In an ideal world we don’t have time to argue with fascists about issues they have no interest in treating, so how do we bring solutions to our problems against such
    a reality? By winning this fall’s election in overwhelming numbers and thus regaining control of our governing apparatus and reinstalling small d over fascist philosophy as our rule and guide. Vote, bring Aunt Mary and Uncle Harold with you to the polls, and if you can, contribute to our candidates for office at both state and federal levels to help get our message out – a worthy donation.

  13. The message I got growing up was to vote for the person, not the party. And throughout my young adulthood I just didn’t vote at all mainly because I didn’t know enough to have opinions about the people running for office.
    By the time I learned enough to form opinions about the people and parties, I could see the direction the Republican Party was taking, pandering to ignorance and bigotry. I still don’t think of myself as a Democrat even though I vote straight blue. If I had to describe myself politically I would say I am a progressive in the sense that I am in favor of continuing the progress we are making toward the fulfillment of the ideals expressed in our founding documents. If I believed the Republican Party was doing that, I would vote red.

  14. It is time to understand that “parties” are more and more about their own power, money and influence. We need people controlling governance at all levels who will steadfastly put “country/constituents over party”. Having tried to find and elect folks like that to the US House for the last 7 years, I can tell you that they are becoming fewer and further between. It is like watching the erosion of our shoreline from climate change; it is the erosion of our democracy. I don’t recall this phrase in our founding “of the Party”.

  15. My parents married in Chicago, when attending “The Second Conference Against War and Fascism,” in 1939. Neither lived to see Nixon’s putrid rise in politics, and Reagan’s acting the part of a president, his best “B” movie.
    The Republican party has long been “…a hotbed of bigotry–it was racist, anti-Semitic, homophobic, misogynistic.” I’m sure that Lincoln would have forsworn them decades ago.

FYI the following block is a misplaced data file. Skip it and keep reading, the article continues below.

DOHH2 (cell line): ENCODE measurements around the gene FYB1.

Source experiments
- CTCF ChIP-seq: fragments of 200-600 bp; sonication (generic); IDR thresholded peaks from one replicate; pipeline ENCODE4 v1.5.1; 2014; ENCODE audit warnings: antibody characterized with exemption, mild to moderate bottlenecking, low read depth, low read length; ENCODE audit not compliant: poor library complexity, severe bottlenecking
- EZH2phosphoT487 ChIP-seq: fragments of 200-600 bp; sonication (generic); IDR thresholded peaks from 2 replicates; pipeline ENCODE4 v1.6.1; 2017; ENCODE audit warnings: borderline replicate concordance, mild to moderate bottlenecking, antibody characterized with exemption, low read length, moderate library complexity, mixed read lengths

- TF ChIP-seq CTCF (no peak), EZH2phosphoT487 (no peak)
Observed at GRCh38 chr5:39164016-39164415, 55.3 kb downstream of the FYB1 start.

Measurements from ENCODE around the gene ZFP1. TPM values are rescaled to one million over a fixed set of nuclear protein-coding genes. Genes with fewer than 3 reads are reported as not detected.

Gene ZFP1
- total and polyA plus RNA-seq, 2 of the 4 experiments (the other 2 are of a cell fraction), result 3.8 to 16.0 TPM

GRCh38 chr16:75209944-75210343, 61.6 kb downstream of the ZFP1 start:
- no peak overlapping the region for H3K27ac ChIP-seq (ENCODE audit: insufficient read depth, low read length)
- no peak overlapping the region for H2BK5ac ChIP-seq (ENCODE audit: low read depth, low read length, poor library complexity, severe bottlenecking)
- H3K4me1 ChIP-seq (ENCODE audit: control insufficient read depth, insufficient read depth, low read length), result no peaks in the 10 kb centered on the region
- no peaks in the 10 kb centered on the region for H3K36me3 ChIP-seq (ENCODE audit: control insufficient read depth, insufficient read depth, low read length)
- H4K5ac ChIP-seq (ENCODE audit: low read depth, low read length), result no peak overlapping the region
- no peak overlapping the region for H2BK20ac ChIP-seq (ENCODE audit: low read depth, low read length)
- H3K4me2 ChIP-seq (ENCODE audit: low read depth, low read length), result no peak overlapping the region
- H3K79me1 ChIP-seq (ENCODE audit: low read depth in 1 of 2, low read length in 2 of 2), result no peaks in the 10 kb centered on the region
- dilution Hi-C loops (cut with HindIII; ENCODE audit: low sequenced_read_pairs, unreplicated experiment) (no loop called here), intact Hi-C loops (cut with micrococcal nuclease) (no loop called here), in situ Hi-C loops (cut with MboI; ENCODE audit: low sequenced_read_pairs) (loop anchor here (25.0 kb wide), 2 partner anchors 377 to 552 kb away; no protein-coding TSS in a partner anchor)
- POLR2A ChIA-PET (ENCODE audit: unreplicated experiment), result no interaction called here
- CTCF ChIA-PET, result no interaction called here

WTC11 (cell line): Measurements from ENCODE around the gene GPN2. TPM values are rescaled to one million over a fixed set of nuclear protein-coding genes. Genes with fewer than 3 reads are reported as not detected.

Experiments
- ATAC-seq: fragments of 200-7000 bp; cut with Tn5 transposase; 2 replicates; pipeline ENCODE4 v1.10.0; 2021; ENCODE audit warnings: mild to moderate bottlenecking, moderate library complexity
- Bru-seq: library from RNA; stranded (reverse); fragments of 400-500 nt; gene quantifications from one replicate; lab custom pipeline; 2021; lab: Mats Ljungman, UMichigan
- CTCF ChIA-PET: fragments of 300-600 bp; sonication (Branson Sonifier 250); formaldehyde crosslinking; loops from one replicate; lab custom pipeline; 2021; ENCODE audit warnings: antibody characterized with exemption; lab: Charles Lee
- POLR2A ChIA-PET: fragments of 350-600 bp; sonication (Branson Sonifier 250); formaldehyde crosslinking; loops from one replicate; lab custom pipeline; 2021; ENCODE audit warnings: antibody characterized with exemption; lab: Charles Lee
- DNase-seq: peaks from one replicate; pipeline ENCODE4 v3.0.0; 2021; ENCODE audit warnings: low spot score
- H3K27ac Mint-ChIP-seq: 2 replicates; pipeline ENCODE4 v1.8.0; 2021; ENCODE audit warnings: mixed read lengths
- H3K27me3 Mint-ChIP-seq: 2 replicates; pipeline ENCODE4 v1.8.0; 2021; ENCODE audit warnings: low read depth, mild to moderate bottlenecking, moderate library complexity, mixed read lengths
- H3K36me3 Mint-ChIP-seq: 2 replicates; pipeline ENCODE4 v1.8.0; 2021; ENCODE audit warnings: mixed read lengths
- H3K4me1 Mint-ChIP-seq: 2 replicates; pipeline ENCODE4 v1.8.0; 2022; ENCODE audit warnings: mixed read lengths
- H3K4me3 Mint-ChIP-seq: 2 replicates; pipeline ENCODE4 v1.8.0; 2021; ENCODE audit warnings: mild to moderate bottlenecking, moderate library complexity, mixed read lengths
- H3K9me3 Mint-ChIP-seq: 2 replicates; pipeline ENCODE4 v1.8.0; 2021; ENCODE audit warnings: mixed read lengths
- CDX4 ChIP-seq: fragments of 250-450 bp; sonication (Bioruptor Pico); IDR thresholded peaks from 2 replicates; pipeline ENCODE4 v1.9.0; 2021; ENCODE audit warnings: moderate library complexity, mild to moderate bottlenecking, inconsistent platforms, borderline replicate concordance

I believe it was HCR who recently commented on the Tea Party’s having been born out of the shock of that Black fellow was elected. That might have sent more chills down their collective spine than the counter-culture of the ’60’s, which kicked a lot of reactionary fear into action.
    I was a “Pink diaper” baby, and while never a “useful idiot,” as in Stalin’s phrase, am decidedly a liberal.

  16. Mitch D: The Republican and Democratic Parties exchanged philosophical positions in the early 20th Century. Lincoln would have been a Democrat by today’s measurements and I would have been a Republican in his day since Republicans were progressive and anti-slave and Democrats were then pro-slave, rebellious, and old guard.

    When comparing the stands of Democrats and Republicans from times gone past as arguments on contemporary issues it is important to keep this momentous exchange of philosophies in mind, though with the capture of “Republicans” by fascists we now have a new comparison, i. e., Democrats vs. Fascists.

  17. My parents were thoughtful hardworking people, both had served in US army during WWll. That was mom’s first job as a nurse. Dad took advantage of GI bill after the war and went to IU law school. Mom and dad had democratic leanings early on. I remember the first president I voted for was Carter. After Carter’s first term I remember Dad c/o having to pay 40% income tax. He then became a Republican, and Mom followed suit. Why abortion issue was allowed in public arena I don’t know, but that solidified their position since they were Catholics. Dad had worked his way through an engineering degree {Purdue} prior to the war. He was a math guy which helped later on working on big accident cases.
    I always respected their experiences and opinions but politically I was always democrat.
    I always listened when dad would talk about things like protecting the minority from the majority. I think he would be appalled and angry by what these Maga kooks are doing today and use his influence to help bring them down.

  18. Americans who aren’t straight white Christian MALES are endangered, including straight white Christian females. I’ve tired of reading articles and pundits pronouncing that once Trump is defeated, we are out of danger. That is so far from true. The “new right” has not worked this hard to pin their hopes on one man. They will find others to put in his place.

Comments are closed.